'Shua-nging!' (Children!) The sound of her strident voice reverberates down the narrow stairwell. I remember that musty, dark, winding stairwell that led to her second floor apartment in Glendale as vividly as I did the day I established a meaningful relationship with my grandmother. Through this relationship, I have come to know her as a friend, a confidante, and lastly, a woman I admire.
I was only seven at the time, and the only thing I cared about was the fact that my grandmother spoke in a very loud and grating voice, and that she kept on patting my hand (which annoyed me to no end). My grandparents are separated- my grandfather lives with us, while she lives in a separate apartment by herself in Glendale. My family and I used to eat lunch at her house every week. I remember trudging up the dank, squeaky stairs with my siblings, yelling 'An-yang!!'(grandmother) all the way.
She would yell in a similar fashion 'Ah! Shua- nging!' (ah, children!) Smells of old-fashioned Shanghainese cooking would assail my senses, as my mouth watered in anticipation of the savories to come.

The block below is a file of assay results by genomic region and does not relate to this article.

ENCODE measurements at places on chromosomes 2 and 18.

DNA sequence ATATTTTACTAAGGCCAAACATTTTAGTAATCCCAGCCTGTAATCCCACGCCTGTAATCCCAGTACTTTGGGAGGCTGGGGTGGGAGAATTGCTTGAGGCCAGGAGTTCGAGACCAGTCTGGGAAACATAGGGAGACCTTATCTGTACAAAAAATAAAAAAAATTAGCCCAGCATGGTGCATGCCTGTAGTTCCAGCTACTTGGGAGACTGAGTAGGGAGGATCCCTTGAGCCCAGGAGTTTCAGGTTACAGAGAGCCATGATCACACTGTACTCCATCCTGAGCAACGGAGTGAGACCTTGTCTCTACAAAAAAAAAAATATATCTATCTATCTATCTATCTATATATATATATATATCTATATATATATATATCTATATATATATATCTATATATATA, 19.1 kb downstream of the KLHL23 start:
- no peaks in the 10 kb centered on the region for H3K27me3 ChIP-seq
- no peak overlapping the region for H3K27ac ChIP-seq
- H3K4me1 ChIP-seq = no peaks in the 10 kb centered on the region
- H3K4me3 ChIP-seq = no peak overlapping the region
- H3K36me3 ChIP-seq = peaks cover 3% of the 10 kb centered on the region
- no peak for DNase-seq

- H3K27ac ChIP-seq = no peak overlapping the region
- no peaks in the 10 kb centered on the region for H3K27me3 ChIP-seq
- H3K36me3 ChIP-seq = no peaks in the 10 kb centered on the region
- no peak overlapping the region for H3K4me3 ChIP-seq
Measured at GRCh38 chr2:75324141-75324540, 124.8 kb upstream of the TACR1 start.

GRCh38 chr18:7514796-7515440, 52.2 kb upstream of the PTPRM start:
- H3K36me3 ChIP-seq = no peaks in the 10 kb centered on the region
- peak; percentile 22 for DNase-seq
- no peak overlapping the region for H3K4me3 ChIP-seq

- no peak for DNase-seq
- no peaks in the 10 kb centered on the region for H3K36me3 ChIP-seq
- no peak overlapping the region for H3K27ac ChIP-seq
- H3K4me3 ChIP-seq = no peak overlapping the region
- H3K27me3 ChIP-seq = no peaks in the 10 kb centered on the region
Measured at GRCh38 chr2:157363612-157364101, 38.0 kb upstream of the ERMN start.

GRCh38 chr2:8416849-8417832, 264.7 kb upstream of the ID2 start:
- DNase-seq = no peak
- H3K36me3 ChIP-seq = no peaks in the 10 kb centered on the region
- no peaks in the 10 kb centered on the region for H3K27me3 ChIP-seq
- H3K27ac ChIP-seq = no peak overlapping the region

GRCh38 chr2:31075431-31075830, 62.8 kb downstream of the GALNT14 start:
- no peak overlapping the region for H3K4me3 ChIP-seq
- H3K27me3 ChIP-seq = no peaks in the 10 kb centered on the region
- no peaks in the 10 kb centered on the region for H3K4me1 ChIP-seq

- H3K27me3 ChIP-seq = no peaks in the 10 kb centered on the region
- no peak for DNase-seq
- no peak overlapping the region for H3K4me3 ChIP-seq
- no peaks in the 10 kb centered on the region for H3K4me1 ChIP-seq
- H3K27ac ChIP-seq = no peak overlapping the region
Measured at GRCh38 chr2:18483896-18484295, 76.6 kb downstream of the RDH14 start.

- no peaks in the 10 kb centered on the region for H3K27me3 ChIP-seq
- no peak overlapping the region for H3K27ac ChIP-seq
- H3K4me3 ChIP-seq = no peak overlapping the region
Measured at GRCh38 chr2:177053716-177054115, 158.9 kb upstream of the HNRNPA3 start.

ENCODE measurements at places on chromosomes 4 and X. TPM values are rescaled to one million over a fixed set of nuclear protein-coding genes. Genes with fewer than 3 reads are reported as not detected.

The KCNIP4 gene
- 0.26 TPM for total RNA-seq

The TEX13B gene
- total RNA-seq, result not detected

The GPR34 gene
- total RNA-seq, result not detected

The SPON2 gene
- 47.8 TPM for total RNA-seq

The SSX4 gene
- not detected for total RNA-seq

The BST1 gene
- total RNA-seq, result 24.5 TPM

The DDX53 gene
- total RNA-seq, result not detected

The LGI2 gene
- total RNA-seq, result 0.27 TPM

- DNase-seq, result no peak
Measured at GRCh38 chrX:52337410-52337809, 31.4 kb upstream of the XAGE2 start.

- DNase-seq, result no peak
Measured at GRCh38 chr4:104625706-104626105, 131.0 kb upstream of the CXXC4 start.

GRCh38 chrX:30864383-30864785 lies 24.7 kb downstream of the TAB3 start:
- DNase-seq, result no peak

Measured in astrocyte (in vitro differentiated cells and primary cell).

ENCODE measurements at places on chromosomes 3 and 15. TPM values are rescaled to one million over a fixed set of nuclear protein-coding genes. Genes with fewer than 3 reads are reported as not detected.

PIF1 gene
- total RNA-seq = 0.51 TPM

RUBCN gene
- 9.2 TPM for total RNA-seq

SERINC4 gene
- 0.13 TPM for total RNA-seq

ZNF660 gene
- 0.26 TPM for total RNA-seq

One particular afternoon, after we had finished eating, we draped ourselves around her living room. I was sitting on a dilapidated couch, whose colors were made indiscernible by time, and was looking around her room. My gaze swept from the thin, worn carpet, bare in some places, to the scarred wooden dresser, to a dirty doll with an eye missing. (My grandmother could never bear to throw anything away). She came and sat down next to me, taking my hand in hers. The tight braid at the nape of her neck was coming undone. Wisps of thick black hair framed her square face. I looked down at the contrast between our...